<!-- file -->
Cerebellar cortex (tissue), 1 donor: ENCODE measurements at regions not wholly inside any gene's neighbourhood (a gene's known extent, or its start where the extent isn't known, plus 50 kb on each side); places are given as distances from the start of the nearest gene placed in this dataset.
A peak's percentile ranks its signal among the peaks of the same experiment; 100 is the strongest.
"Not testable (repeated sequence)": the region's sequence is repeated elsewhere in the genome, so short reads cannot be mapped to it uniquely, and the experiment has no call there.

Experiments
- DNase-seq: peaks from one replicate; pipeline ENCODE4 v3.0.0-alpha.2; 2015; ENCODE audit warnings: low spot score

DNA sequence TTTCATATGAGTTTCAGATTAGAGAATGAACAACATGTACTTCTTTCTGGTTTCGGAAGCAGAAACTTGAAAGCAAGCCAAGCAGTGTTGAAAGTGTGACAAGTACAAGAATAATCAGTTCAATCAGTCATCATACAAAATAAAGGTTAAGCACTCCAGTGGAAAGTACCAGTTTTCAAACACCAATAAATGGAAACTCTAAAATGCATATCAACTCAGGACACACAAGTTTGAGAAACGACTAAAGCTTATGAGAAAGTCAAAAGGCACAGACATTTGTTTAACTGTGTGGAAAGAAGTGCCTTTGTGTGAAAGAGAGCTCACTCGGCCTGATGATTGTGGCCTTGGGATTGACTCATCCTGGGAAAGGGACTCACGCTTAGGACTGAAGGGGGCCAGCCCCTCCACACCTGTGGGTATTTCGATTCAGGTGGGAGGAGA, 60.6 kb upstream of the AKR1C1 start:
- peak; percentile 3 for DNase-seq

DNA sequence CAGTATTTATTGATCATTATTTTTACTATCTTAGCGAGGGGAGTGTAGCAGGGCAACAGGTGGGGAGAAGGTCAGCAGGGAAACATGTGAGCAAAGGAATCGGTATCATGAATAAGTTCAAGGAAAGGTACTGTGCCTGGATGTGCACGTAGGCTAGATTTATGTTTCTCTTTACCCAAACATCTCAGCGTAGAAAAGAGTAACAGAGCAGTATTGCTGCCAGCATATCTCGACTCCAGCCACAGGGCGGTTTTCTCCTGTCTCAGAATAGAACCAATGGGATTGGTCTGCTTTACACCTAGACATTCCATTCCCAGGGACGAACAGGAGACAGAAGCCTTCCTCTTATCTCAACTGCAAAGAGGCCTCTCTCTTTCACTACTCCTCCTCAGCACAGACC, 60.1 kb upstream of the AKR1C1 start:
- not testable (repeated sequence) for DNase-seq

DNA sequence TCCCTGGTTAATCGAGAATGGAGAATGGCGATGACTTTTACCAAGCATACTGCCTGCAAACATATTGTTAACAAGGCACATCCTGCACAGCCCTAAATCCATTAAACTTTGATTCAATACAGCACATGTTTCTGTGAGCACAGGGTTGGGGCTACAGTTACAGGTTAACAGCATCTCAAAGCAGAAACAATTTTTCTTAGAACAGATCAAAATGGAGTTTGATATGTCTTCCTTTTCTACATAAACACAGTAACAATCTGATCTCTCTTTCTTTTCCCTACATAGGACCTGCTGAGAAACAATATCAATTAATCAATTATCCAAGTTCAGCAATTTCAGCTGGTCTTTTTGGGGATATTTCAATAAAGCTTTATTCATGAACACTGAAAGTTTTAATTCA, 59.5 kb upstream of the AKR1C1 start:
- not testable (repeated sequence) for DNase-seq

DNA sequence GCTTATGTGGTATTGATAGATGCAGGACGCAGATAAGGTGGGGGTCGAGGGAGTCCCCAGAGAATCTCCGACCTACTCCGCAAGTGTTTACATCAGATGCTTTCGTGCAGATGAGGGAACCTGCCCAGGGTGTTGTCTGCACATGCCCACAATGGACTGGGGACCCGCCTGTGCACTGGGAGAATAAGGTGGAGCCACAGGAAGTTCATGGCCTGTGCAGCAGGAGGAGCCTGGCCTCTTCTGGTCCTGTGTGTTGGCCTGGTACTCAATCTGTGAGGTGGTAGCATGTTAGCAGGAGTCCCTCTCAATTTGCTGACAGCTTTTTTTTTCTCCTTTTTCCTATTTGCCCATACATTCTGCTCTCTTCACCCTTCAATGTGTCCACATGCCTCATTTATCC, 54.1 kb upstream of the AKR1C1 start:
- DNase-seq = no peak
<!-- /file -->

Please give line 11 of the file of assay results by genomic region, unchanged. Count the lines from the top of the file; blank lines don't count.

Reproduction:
- not testable (repeated sequence) for DNase-seq